26 May 2023

ZSL Marine Programme Manager Fiona Llewellyn explores how representatives from across the globe are coming together to tackle plastic pollution

Why is plastics pollution such a big issue? 

Plastic is at the forefront of the three interlinked planetary crises that we currently face: climate changebiodiversity loss and pollution.  

Humans are mismanaging and polluting the world with plastic at an alarming rate. As a material that’s designed to last, once plastic is littered, dumped, or leaked into the environment, it stays there for hundreds of years – damaging the natural environment, and eventually breaking down into microplastics, which continue to have a negative effect on wildlife, ecosystems, and the planet. 

Especially worrying is that these negative impacts are only likely to grow, as plastic production rates are expected to triple by 2060 if no action is taken. However, essential work is taking place to solve this crisis.  

Chagos fish
Plastic sports ball washed up on tropical shore

A United Nations Global Treaty 

Over the following two years, representatives from across the world will gather at a series of United Nations (UN) negotiations to develop a new international, legally binding Treaty to end plastic pollution.  

The ZSL team is travelling to Paris on 28 May to take part in the second round of negotiations for this important new Treaty. 

With over 10 years of experience working on the impacts of plastic pollution on wildlife and the environment, we will contribute scientific expertise, data and knowledge to the negotiations, and work to ensure both biodiversity and people are at the heart of this new, exciting Treaty. 

Why should we tackle plastic pollution? 

It’s now widely known that plastic pollution is a major threat to the environment, with 14 million tonnes of plastic entering the ocean every year, and over 900 different animal species having been documented to be negatively impacted by plastic – through ingestion, entanglement, injury and mortality, from turtles, to sharks, to corals, whales and dolphins. If we don’t stop this level of pollution, there will be more plastic than fish in the ocean by 2050.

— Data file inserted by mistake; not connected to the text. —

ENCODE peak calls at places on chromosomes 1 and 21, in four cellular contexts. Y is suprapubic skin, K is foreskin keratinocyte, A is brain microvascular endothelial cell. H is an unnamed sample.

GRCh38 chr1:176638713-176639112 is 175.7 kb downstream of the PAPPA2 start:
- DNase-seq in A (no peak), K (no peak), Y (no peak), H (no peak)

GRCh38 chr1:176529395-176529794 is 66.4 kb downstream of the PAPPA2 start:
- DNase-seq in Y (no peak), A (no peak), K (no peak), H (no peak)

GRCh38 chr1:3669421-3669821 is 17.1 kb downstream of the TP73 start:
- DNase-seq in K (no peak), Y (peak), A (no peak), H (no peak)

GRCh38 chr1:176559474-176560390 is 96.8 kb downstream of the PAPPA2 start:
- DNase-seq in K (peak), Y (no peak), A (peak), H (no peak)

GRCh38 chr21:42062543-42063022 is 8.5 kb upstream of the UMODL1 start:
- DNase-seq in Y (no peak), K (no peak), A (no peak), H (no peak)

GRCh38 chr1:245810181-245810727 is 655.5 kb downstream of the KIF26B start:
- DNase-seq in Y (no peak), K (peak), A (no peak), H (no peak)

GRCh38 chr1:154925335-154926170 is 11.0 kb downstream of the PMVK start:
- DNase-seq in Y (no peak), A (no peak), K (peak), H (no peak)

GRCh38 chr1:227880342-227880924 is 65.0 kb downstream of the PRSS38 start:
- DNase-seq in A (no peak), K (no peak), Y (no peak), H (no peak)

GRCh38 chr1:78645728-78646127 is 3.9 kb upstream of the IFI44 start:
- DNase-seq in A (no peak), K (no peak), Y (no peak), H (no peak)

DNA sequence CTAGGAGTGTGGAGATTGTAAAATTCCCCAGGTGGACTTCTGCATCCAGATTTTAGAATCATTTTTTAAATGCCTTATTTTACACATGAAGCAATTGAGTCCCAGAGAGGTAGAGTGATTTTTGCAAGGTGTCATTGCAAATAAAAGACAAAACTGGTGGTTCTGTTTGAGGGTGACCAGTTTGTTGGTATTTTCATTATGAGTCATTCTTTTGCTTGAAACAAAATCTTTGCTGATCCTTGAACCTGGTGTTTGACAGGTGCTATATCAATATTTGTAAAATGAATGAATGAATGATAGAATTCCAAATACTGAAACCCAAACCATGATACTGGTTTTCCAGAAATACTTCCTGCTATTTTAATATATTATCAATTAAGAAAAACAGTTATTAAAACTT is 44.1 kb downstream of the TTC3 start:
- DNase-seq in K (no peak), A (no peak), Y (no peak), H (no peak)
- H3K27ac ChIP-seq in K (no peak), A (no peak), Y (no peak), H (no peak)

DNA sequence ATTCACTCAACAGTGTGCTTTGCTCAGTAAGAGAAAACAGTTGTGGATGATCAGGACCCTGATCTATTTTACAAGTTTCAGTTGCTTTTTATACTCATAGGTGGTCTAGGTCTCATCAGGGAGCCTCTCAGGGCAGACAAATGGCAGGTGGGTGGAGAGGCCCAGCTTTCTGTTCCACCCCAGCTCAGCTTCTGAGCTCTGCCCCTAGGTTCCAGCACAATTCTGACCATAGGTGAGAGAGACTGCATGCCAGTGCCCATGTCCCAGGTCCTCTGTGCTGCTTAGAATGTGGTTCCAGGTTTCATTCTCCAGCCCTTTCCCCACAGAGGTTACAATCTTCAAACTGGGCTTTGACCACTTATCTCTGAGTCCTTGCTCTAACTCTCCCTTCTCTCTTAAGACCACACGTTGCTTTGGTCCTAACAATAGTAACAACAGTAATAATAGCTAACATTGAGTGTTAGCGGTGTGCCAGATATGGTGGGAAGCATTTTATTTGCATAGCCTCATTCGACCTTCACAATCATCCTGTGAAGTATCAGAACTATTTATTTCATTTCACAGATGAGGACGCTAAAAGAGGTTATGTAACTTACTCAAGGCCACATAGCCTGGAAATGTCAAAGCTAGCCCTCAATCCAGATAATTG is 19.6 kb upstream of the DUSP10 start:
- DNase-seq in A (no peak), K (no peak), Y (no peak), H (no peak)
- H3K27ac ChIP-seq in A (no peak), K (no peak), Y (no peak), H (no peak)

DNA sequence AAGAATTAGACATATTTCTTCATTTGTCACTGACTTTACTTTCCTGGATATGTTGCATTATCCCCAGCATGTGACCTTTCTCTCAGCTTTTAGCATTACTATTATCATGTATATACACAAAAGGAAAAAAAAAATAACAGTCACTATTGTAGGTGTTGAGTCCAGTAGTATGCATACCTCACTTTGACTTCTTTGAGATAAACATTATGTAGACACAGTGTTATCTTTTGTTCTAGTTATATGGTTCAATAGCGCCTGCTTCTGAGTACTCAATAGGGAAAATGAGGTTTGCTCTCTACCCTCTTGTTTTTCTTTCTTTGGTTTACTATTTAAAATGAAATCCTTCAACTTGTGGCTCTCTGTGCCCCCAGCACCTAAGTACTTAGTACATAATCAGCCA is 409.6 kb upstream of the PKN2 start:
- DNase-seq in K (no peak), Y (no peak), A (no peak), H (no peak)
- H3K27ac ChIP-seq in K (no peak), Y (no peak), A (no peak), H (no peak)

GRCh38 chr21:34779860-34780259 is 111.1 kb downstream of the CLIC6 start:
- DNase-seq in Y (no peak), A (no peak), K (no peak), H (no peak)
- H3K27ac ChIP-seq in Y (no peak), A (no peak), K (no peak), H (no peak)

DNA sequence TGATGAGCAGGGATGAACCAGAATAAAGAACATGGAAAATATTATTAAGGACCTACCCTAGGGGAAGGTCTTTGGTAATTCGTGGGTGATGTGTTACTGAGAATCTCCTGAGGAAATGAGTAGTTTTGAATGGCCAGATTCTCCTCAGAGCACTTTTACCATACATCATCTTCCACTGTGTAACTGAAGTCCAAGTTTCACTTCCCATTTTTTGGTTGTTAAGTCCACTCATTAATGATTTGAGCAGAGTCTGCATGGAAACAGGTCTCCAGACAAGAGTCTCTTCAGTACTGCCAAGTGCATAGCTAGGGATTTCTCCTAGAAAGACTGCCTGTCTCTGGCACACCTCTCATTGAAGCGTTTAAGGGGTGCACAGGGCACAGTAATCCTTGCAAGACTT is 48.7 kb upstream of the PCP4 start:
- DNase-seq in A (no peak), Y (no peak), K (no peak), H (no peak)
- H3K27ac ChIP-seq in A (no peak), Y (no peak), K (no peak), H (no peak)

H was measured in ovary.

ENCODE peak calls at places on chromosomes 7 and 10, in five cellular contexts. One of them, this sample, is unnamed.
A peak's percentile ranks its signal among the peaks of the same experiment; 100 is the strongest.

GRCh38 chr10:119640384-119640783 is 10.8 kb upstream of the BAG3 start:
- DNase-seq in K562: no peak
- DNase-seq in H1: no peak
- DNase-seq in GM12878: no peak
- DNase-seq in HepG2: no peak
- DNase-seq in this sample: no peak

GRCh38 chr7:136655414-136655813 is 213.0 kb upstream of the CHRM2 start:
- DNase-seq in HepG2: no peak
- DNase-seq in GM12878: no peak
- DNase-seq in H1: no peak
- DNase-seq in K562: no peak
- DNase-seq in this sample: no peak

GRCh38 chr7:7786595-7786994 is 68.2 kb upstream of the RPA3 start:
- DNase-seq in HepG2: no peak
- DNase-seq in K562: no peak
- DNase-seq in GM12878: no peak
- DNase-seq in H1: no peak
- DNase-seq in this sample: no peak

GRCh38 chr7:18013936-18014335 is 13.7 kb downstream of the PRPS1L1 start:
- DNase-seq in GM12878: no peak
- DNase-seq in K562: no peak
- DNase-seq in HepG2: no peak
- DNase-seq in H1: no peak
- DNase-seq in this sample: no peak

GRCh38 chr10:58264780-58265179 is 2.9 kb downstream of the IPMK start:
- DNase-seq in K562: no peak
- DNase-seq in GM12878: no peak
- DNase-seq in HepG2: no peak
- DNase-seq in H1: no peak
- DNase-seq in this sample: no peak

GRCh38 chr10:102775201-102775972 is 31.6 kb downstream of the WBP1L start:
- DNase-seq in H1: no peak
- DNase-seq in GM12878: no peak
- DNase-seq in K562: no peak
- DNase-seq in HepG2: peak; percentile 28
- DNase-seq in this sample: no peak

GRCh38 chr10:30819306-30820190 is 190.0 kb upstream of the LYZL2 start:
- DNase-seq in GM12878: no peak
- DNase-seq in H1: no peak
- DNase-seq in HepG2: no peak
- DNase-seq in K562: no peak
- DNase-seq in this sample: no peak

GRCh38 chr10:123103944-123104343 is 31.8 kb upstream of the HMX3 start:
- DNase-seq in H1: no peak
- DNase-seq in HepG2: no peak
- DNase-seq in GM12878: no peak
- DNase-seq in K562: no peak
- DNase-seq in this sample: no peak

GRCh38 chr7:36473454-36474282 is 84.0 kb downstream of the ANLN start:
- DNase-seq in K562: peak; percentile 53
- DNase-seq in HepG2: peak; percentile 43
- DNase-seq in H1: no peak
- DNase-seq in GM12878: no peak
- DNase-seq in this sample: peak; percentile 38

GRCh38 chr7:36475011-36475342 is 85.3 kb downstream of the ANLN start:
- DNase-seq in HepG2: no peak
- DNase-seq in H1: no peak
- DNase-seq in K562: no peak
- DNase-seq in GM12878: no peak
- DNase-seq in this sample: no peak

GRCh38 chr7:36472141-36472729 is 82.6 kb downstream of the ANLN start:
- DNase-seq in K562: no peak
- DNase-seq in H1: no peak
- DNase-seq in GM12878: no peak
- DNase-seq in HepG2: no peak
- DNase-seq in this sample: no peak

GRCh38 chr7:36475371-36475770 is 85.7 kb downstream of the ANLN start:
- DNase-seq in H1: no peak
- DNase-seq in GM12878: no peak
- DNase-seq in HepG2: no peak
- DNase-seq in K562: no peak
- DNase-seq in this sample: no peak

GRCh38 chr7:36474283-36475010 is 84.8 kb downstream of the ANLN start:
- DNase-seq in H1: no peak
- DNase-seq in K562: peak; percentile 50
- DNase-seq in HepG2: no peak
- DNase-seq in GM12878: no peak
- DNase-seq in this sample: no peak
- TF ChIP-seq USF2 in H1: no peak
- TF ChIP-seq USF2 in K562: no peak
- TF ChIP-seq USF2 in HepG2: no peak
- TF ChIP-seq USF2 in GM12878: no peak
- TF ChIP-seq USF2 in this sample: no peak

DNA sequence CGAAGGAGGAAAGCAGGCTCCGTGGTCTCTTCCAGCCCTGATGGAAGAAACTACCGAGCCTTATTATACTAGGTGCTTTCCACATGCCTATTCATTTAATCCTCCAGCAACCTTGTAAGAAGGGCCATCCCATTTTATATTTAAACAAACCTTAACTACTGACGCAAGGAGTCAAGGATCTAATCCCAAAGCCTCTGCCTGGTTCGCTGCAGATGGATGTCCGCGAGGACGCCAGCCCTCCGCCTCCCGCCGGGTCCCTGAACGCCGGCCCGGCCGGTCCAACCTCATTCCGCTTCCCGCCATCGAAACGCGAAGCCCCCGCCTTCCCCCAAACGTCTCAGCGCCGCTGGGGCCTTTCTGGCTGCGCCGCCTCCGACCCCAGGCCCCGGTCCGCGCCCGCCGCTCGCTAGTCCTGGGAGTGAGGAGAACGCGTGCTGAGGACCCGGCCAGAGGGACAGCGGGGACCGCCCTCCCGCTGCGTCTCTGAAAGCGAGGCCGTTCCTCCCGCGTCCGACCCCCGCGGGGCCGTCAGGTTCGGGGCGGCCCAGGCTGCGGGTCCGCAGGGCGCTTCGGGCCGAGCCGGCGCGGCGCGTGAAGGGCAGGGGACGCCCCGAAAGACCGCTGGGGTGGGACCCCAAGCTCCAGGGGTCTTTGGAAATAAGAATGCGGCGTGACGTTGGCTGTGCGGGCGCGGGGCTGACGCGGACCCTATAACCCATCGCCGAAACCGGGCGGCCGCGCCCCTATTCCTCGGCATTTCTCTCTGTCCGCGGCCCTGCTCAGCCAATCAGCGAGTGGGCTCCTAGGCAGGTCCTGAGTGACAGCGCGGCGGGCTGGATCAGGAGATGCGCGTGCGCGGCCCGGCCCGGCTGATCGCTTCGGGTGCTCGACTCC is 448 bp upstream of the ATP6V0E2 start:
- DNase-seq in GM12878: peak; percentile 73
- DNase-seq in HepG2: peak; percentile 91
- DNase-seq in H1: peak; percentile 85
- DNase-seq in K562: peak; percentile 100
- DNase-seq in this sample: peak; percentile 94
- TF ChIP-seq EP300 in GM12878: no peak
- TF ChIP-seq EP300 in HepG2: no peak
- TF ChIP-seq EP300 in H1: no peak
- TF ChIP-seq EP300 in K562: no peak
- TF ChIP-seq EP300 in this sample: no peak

A fish with a plastic bottle in the ocean
A beach in the Philippines covered in plastics

What is the UN Plastics Treaty? 

In March 2022, a meeting of the UN Environment Assembly  in Nairobi saw member states agree a resolution titled ‘End Plastic Pollution: Towards a Legally Binding Instrument’, kick-starting the process for an International Negotiating Committee (INC) to develop a legally binding UN Treaty on plastic pollution by the end of 2024.   

The aim of the INC process is to create a legally binding agreement with a full lifecycle approach to plastics – looking at the issue from the creation and use of petrochemicals through to production, use and disposal, alongside the role of the circular economy and enabling sustainable consumption and management. 

If successfully passed, this Treaty could be the major international turning point in the battle against plastic pollution and its impact on the natural environment.  

How is ZSL working to tackle plastic pollution?